It isn’t often that the No. 2 guy makes more than the boss, but it happened at Comcast in 2014 according to the company proxy, just filed at the SEC. CEO Brian Robers made $32.96 million, up 5.1% — but NBCUniversal chief Stephen Burke got a 9% raise to $33.92 million.

Roberts’ package consisted of a $2.9 million salary, $5.3 million in stock awards, $5.4 million in option awards, $9 million in non-equity incentives, $6.5 million change in pension value, and $4 million in other compensation. The last category includes $346,564 for personal use of the company plane.

The board says he was “instrumental in continuing to shape the strategic vision of our company, including our decision to pursue the Time Warner Cable and Charter Communications transactions.” Directors also credit him for “championing our technology initiatives, in focusing on the customer experience, in creating a culture of integrity and compliance and in reinforcing our ‘one Company’ culture and diversity initiatives.”

Burke’s compensation comes to: $2.7 million salary, $7.4 million stock awards, $5.4 million option awards, $8.4 million in non-equity incentives, $3.8 million change in pension value, and $6.4 million in other compensation which includes $387,081 for personal use of the Comcast aircraft.

The Comcast board says Burke deserves credit for helping NBCUniversal revenues to grow 7.5% — or 2.9% if you factor out the Sochi Olympics. Burke’s “strategic vision (including his commitment to continuing to invest in our programming assets and theme park attractions) has been a critical factor in NBCUniversal attaining such strong results,” directors say.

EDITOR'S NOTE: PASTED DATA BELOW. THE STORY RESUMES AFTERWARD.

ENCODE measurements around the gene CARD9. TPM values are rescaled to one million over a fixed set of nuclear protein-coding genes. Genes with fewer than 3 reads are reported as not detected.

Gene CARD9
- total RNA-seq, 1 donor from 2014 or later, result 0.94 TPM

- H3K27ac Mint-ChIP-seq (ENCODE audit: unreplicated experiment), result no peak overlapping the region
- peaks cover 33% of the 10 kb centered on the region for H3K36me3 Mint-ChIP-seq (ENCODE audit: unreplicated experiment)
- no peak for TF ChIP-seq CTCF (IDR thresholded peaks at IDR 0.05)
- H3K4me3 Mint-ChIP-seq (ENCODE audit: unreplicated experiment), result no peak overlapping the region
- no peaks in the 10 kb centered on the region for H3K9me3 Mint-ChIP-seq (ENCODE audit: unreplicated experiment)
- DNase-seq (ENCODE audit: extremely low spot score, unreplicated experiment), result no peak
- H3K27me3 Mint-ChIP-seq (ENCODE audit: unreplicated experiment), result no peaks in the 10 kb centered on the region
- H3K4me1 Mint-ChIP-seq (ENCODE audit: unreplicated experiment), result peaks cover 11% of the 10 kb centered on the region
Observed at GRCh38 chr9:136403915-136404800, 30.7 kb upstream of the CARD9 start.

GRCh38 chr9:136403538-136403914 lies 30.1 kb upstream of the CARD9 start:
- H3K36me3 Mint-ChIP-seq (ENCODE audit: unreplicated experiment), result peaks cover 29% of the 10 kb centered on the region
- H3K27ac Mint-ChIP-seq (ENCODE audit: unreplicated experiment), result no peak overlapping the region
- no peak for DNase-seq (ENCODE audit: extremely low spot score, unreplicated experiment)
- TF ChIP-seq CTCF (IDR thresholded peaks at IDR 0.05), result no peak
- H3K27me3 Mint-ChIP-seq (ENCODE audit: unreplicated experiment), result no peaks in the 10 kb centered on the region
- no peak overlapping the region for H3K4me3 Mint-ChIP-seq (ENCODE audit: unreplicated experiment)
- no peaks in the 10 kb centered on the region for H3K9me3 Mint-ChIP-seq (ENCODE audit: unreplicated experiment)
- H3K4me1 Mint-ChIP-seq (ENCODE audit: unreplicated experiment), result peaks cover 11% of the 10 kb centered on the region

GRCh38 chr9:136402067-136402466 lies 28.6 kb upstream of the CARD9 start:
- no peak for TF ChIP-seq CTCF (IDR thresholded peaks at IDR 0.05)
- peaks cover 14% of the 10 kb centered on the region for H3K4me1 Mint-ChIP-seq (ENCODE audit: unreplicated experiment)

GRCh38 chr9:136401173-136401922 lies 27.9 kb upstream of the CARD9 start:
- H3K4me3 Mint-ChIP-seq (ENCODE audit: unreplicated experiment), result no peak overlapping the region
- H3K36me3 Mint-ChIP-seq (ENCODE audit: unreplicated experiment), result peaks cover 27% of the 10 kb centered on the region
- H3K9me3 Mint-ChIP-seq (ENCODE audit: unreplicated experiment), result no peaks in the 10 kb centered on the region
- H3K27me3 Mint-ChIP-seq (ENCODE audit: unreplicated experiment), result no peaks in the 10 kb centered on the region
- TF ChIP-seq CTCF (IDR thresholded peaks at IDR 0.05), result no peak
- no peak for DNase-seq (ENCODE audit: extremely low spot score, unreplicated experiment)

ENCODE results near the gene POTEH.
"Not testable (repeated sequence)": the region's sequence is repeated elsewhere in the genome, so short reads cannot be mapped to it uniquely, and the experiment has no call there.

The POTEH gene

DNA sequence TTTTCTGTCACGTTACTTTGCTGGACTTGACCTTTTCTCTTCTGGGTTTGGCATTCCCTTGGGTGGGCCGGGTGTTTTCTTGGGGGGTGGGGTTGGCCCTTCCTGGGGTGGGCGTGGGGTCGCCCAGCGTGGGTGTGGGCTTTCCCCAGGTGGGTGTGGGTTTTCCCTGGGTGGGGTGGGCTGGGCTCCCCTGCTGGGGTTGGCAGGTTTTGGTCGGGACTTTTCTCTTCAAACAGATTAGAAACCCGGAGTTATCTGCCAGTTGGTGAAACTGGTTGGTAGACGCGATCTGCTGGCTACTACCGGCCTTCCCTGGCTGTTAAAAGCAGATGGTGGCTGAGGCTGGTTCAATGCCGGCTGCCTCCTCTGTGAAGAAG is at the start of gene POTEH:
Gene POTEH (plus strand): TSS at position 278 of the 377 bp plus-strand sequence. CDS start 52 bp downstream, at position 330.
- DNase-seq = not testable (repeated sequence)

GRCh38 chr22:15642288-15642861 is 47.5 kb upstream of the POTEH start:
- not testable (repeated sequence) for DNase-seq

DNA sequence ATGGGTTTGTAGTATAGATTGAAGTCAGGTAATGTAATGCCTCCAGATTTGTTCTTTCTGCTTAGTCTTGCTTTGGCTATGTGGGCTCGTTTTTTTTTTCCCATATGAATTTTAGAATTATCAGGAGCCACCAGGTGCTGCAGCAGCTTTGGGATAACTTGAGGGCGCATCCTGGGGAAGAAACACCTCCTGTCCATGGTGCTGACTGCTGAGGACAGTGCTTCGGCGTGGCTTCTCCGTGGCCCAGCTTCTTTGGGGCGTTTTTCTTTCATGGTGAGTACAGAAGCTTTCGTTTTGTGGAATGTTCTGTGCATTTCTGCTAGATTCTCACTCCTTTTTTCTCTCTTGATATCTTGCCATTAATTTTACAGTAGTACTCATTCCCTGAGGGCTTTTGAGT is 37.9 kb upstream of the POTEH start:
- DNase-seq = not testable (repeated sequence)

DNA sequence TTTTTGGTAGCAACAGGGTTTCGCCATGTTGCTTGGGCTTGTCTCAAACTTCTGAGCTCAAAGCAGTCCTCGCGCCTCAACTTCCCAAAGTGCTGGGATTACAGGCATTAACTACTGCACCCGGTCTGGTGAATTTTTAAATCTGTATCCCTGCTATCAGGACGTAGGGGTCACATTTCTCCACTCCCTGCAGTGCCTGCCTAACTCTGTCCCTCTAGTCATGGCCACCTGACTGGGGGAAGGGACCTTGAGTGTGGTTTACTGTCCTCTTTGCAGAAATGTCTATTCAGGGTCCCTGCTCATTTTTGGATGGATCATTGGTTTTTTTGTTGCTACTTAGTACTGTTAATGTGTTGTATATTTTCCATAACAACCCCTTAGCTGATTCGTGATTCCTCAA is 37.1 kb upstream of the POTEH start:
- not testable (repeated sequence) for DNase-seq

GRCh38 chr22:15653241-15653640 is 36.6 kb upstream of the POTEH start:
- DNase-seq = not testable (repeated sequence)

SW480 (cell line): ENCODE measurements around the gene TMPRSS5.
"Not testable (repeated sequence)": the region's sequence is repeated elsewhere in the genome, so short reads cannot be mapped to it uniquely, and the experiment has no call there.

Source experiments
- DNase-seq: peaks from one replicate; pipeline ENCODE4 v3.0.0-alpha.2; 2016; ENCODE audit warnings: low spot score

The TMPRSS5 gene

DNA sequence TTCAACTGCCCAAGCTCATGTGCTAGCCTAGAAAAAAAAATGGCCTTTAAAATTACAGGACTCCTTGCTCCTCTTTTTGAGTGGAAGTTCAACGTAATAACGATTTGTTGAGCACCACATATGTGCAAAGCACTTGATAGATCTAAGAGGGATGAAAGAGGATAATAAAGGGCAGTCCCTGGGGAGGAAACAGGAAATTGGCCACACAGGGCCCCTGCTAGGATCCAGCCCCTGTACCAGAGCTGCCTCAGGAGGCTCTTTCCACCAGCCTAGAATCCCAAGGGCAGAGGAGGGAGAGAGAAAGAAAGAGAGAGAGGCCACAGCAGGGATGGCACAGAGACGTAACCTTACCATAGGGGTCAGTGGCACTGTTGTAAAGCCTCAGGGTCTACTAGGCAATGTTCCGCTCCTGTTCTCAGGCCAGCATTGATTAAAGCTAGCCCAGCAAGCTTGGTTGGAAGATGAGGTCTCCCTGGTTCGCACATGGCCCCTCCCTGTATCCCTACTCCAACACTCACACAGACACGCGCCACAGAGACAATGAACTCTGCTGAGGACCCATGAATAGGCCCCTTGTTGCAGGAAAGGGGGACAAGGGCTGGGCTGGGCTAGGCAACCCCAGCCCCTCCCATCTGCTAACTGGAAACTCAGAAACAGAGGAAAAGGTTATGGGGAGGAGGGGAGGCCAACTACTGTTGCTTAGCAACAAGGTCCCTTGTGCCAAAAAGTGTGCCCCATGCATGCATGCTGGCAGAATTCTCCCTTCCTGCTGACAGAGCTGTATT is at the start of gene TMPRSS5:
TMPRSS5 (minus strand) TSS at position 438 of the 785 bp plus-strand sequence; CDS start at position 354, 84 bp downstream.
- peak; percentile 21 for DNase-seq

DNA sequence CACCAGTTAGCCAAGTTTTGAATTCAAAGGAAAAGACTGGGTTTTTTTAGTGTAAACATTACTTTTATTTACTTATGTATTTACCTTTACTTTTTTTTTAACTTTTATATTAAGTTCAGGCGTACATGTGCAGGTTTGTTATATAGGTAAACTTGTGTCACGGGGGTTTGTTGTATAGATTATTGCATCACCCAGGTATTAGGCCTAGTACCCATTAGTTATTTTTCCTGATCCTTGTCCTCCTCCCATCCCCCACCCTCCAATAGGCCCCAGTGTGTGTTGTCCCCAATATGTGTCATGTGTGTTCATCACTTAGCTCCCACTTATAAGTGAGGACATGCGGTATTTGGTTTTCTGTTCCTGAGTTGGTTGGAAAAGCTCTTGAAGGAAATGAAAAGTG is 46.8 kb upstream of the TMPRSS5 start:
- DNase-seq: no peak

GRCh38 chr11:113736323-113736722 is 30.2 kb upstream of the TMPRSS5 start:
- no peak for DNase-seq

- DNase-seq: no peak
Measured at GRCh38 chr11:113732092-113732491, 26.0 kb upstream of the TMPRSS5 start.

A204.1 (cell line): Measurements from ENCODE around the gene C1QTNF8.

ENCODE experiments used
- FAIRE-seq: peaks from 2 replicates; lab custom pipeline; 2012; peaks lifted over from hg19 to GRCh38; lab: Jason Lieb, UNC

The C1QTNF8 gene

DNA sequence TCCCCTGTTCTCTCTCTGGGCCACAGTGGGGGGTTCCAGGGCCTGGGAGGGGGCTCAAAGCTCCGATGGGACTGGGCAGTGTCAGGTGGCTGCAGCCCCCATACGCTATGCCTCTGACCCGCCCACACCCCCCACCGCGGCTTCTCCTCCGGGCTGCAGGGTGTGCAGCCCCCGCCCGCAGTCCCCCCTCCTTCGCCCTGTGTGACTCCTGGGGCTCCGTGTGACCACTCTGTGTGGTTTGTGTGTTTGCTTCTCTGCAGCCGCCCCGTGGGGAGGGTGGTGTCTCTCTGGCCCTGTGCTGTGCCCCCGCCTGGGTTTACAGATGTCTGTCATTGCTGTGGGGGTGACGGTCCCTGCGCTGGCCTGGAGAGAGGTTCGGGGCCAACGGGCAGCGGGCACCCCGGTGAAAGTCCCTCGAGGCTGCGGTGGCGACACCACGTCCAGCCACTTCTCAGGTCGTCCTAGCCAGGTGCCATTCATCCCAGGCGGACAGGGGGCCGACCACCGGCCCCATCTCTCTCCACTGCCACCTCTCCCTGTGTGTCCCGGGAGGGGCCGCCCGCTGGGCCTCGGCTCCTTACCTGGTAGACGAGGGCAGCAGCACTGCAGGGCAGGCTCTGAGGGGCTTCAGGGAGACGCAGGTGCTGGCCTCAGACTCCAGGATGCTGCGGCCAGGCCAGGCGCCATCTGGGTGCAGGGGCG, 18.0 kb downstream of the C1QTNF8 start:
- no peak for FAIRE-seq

Comcast’s adjusted stock price increased 13.1% last year, slightly ahead of the rest of the market measured by the benchmark Standard & Poors’ 500 which increased 11.4%.

The company’s revenues increased 6.4% to $68.8 billion. Operating income improved 9.9% to $14.9 billion. When you fold in financial activity — including interest payments, taxes, and investment income — the cable giant ended up with net profits of $8.4 billion, +23%. The tally includes $237 million spent to advance its $45 billion deal to buy Time Warner Cable.

NBCUniversal paid Comcast $35 million “for direct services provided by our executive officers,” the company says in its annual report.

Comcast’s compensation committee is chaired by Rockefeller Foundation President Judith Rodin, a former president of the University of Pennsylvania. It also includes Tyco International Chairman Edward Breen, Aegis Chairman Joseph Collins, and Bank of New York Mellon CEO Gerald Hassell.

Comcast’s annual  meeting will take place in Philadelphia on May 21 and will be webcast.

Investors will have a chance to vote on a shareholder proposal asking Comcast to prepare an annual report on its lobbying activities. Supporters say it will help investors determine whether the efforts are “consistent with our company’s expressed goals and in the best interests of shareholders and long-term value.”

Comcast opposes the idea, saying it would be “burdensome and an unproductive use of our resources and… not in the best interests of our shareholders.”

Another proposal calls for a change to ascribe one vote to each share — getting rid of the system that gives 15 votes for each of the Class B shares controlled by the Roberts family, giving them a third of all votes. “Without an equal voice, shareholders cannot hold management accountable,” the proposal says.

Here, too, the board urges investors to reject a more democratic policy. The status quo “has contributed to our stability and long-term shareholder returns.”